GlobeIn, and the host of other brands I've had the amazing opportunity to work with over the past few years, is passionate about supporting the Fashion Revolution movement by partnering closely with artisans all over the world, providing them safe, fair, and dignified work, and sharing their work with a worldwide audience.

This "creed" should echo in our minds, whether you're a brand owner, a conscious shopper, or both, not just during FRW but all year long and with every purchase you make: 

We believe that fashion doesn’t have to be associated with abuse, poor quality, exploitation, and even the death of innocent people.

We believe fashion should be life-giving. We believe that the fashion industry can change, with the help of conscious consumers choosing to make educated choices about where their products are coming from.  

This week, GlobeIn is promoting their brand new Artisan Box called “Fashion Forward”  curated in collaboration with some of my favorite ethical brands to further raise awareness for this important message. The box features pieces from incredible empowering and ethical brands like Alaffia, Adelente Shoes (get excited - Adelente is one of my personal favorites. I wear my Granada booties from them everywhere.), Symbology Clothing, 31 Bits, and more! Each of these brands are changing the fashion industry for the better through reducing waste, paying their employees above and beyond minimum wage, and using earth-friendly materials and production methods. I'm in love with each piece inside, and I know you will be too.

The more people who ask #WhoMadeMyClothes and push for transparency will slowly but surely create change in the fashion industry. 

What changes are you making to push for change in your circle of influence? Let me know in the comments!


Why Even Bother? || Strides in the Slow Fashion Movement

It's been nearly two years since I first announced my "transition to slow fashion" both to myself and my blog, and in that time, although my resolve hasn't lessened, I've learned a lot about the reality of the fashion industry, broke promises I made to myself, and, have seen a lot of growth in the slow fashion movement. 

But, as engrossed in the "industry" as I am (in just a few years, ethical fashion and promoting it has literally become my job), there are days when I question whether it's even worth it - whether things are really changing. Of course, I know, deep down, that my purchases matter and that buying a GOTS Certified white tee from a brand who can trace their supply chain and pays their employees fairly is a better choice than running to the mall and finding the first one with a clearance tag.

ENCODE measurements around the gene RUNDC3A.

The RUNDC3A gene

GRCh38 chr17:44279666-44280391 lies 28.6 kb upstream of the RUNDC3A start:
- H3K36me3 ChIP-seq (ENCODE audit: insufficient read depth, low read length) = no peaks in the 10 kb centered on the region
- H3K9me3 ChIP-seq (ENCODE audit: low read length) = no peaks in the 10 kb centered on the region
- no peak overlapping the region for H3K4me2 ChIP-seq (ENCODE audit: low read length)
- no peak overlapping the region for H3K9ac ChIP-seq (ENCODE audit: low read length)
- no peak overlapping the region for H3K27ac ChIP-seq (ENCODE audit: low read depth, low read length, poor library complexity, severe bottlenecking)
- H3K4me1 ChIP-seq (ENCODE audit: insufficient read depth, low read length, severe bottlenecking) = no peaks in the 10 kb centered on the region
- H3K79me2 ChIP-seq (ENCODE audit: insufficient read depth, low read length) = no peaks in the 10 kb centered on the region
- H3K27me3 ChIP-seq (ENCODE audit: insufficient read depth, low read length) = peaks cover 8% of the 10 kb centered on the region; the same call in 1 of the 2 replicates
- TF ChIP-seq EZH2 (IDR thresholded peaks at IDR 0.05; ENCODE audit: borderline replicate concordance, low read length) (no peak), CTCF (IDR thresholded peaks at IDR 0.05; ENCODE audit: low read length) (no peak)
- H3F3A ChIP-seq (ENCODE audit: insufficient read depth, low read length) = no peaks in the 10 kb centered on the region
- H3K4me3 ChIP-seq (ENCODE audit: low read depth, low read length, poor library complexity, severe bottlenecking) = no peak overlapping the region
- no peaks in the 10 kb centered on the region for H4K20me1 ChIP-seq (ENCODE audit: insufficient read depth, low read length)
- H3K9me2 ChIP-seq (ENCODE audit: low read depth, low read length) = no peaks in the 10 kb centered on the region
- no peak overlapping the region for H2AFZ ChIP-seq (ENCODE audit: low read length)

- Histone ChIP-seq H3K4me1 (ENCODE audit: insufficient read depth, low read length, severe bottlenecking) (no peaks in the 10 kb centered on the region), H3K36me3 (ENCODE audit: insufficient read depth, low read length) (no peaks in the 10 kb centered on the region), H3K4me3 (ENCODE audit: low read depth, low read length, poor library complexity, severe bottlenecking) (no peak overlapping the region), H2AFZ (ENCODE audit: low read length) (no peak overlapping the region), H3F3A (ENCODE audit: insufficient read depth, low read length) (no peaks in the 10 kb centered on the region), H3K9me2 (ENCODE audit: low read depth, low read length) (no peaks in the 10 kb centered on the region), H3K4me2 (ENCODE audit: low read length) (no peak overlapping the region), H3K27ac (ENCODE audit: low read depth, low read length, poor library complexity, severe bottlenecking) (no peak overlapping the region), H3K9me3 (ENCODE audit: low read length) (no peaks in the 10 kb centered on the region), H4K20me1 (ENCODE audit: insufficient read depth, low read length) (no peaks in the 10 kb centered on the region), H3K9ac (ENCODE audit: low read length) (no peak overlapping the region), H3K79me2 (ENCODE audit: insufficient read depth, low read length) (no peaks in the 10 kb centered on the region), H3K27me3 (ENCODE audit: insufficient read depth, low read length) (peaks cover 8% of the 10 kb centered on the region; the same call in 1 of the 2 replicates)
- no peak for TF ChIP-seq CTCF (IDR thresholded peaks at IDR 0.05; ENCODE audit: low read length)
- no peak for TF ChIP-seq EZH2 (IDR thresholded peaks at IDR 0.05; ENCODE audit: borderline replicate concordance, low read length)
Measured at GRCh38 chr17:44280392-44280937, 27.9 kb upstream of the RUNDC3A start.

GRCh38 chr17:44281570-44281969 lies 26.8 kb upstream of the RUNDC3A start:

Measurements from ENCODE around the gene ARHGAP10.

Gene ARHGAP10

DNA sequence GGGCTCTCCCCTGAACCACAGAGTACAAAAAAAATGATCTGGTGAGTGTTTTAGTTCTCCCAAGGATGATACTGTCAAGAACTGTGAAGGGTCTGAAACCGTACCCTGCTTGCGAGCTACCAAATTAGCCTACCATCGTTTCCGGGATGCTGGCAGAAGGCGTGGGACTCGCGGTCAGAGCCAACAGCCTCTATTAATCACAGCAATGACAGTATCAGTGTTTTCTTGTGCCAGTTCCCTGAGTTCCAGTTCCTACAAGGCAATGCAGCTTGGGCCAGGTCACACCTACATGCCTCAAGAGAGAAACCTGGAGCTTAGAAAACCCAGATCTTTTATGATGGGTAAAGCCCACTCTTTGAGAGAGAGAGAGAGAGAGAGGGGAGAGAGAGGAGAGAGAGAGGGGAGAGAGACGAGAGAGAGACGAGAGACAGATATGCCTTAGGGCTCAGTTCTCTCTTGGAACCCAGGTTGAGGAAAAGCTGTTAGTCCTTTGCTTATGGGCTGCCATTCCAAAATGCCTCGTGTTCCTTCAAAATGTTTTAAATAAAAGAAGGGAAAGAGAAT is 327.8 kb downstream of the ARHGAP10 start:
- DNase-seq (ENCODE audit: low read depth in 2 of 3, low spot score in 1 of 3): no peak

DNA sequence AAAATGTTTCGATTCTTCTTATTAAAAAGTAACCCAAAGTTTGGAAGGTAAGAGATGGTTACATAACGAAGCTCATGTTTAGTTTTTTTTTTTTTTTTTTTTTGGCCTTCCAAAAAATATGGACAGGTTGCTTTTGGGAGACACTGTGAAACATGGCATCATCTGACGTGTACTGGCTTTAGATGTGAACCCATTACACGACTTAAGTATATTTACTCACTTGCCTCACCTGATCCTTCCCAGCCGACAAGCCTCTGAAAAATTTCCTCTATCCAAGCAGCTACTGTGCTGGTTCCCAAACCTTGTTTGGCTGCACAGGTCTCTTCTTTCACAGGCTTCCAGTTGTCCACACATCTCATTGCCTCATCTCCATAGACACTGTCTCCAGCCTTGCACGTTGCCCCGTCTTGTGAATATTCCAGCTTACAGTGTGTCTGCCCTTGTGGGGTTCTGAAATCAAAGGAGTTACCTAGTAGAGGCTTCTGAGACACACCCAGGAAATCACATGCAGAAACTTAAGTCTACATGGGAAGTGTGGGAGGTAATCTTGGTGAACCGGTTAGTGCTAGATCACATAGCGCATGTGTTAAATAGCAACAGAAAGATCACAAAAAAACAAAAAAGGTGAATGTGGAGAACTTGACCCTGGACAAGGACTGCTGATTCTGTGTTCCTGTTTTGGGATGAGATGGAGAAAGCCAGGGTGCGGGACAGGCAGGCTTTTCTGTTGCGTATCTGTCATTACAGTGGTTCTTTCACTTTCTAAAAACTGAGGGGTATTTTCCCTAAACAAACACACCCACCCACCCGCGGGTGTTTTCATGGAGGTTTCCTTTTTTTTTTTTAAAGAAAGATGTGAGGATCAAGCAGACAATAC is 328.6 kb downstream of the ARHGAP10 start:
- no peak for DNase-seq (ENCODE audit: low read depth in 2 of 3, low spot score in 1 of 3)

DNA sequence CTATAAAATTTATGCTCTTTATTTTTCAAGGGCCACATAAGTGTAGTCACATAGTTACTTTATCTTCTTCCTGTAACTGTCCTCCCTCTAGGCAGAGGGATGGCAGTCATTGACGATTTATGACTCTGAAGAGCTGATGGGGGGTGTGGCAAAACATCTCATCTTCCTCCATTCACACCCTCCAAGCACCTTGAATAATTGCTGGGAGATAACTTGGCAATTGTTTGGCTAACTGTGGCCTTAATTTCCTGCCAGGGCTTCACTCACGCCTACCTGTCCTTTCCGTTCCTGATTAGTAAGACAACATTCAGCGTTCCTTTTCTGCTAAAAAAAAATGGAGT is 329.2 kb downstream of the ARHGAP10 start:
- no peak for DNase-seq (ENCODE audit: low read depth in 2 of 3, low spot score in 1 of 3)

Whether you're the only person you know who strives to shop ethically or, you, like me, are a part of a huge community of people committed to the notion, it's easy to get disillusioned, or even forget that what we're doing matters. 

So today, in honor of Fashion Revolution month (with FashRev week creeping up the 22-29th), I wanted to share an encouraging post of progress within the slow and ethical fashion community. These things are hard to document, and it may be years before there starts to be wide-spread change within big name brands, but I truly believe in the impact this revolution is having, even if it's just t-shirt by t-shirt. We can (and we are) building a better industry. 

Regardless of what human nature may be predisposed towards (and what this particularly discouraging and not entirely untrue piece from the Conversation would have us believe), the idealist in me is encouraged by the growth I've seen in the ethical fashion movement in the short time I've been involved. 

Here are a few notes from the 2017 Fashion Revolution campaign and a lot of other resources (linked, if you want to check them out) that all "rev-ed" me up even more: 

  • In 2015 less than 200 brands responded to the social media campaign asking "#WhoMadeMyClothes"? Last year, more than 2,400 brands answered questions and responded to customers' pushes to do better. How many will there be this year? 
  • As of June 2017, Fashion Revolution counted 106 fast fashion "mainstream" brands who disclose at least some information about the facilities making their clothes (read the full list here). 
  • There is a "small but perceptible shift" towards the use of sustainable textiles in mainstream brands, collectively reducing waste and resource use. (source). 
  • There has been a push for more strict and all-encompassing regulation for brands, in everything from plant growth/harvesting, sourcing, resource usage, recycling, employee treatment and more. According to Global Fashion Agenda, this kind of collaboration can have industry changing effects by 2030. 
  • A host of regulations have already been introduced and implemented, encouraging consciousness among brands. For example, the "The Cradle to Cradle Certified™" standard by Fashion Positive ensures products can be perpetually used and reused, creating the beginnings of a closed loop system. 
  • The UN includes Sustainable Fashion in their Sustainable Development Goals for the fashion industry's power to affect change. 
  • Business of Fashion noted that 2018 is bringing to fruition the "next level" of sustainability, led by big name and small brands alike who value "sustainability across the entire value chain". 
To truly close the loop of the fashion value chain, both the technology and economics of recycling need to improve dramatically, ideally with a single standard to help with scaling up to commercialization. Getting there will require technological disruption, industry-wide collaboration and, hence, willingness to invest to truly move the needle.
— Global Fashion Agenda

Obviously, this is far from an exhaustive list, and I've barely scratched the surface. But, whether you're an blogger in the ethical fashion space, you own a sustainably minded brand, you're just beginning to learn what these terms mean for yourself, or somewhere in between, know that purchase power is real. And the small, seemingly insignificant changes we make in our day to day life can affect real change. 

Here's to an even more impactful and awareness-raising Fashion Revolution month!